What a lot of fun they had on this cycle for a few years. Arjun felt like a big boy taking his younger brother around and telling him reassuringly, “Don’t worry; I am a safe driver”.
It was nice to see Arjun grow into a boy on this cycle from an infant. But, our heart was in our mouths when we had to give it away:
I remember giving away my complete collection of Hemant Kumar’s songs on audio cassettes, my PG Wodehouse Books, my collection of Readers Digests, flower pots that had started looking deliciously verdant just when the transfer orders came, photo frames and even paintings each one of those had a story to tell. Would the new owner have guessed how much we paid in terms of minutes of our lives (and not money) in maintaining them, cherishing them and looking after them?
Curiously, there were also things that we didn’t feel a thing about losing; electronic stuff, eg, music systems, televisions, fridges, clothes, shoes and the like. This only goes to prove that things acquire life of their own because of priceless memories attached to them and not because of their money-value. I still miss our first telly: Dyanora 14″ B&W portable, though.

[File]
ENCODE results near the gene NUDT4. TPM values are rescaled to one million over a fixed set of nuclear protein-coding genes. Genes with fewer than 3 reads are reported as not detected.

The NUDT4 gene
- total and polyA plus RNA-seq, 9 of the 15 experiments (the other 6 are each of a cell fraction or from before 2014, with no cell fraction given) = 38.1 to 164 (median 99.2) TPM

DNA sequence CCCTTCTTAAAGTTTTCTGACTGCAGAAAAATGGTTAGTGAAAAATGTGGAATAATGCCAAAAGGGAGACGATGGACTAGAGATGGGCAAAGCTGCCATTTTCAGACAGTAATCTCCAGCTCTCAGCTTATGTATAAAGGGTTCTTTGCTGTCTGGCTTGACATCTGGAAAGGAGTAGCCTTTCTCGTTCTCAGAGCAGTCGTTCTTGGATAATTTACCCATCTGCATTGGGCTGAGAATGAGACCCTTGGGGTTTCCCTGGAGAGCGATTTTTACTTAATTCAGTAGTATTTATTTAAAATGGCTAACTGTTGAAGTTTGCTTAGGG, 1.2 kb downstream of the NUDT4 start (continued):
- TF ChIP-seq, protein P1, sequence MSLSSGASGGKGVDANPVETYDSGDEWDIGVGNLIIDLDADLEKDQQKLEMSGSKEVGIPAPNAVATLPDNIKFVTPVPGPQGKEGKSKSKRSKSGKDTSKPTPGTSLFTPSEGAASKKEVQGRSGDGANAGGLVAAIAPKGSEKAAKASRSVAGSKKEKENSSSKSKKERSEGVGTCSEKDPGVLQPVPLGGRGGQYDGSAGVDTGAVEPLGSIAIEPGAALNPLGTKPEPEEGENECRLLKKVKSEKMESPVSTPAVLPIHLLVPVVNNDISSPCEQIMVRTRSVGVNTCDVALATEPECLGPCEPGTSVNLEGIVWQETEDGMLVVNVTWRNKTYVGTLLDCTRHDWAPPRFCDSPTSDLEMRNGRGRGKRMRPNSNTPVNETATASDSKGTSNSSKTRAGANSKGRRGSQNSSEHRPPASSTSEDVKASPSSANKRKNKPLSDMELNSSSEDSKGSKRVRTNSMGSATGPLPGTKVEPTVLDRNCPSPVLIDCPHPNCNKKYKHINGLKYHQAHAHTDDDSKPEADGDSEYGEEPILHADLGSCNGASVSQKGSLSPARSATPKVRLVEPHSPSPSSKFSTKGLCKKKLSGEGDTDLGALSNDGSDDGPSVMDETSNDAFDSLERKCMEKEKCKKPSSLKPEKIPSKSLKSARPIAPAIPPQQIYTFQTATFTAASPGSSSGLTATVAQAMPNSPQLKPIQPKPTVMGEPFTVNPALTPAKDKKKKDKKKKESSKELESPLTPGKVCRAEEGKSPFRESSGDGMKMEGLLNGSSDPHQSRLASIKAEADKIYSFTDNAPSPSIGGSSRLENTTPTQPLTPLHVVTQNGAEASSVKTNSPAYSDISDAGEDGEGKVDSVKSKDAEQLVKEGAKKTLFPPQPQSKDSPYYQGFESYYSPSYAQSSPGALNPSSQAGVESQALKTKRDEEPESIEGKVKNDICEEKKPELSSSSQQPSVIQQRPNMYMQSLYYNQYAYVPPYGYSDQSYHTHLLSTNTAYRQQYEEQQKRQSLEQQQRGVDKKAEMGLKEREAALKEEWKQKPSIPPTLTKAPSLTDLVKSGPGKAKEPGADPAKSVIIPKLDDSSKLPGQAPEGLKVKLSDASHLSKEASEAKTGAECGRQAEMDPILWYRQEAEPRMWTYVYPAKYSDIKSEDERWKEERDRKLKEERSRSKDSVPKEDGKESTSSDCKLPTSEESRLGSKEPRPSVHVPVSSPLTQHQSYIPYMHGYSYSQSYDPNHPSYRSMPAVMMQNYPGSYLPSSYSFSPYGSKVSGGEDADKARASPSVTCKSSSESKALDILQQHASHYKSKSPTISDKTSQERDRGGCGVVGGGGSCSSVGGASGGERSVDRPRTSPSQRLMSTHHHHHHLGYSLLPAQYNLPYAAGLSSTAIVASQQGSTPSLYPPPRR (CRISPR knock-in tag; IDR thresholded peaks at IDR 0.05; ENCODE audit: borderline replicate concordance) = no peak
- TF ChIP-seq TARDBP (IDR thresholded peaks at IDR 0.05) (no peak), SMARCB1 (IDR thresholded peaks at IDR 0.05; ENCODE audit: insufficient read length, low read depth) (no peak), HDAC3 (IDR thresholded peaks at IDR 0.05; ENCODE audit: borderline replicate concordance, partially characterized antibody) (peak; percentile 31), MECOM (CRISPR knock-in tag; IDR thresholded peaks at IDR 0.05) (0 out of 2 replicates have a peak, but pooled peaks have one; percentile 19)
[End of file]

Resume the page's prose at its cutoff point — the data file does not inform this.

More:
The other day I read a story by a fellow blogger Anupam Patra who writes very imaginatively. In the story a man gave away his eyes to his killer’s son. That got me thinking how can giving away anything inanimate be so hard or difficult?
As Elton John sang in ‘Talking Old Soldiers’:
[lineate]Just ignore all the others;[/lineate] [lineate]you got your memories….[/lineate]
Finally, the pictures – both in the sepia and on the mind’s screen – are still with me; the memories are never given away. I can still relive even my own childhood without any of the material things associated with it let alone that of my children.
Mujhe ab bhi yaad hai kitana ameer tha main…..jab paani mein mere jahaz chalte the (I still remember how rich I was then….when my ships used to ply in the waters):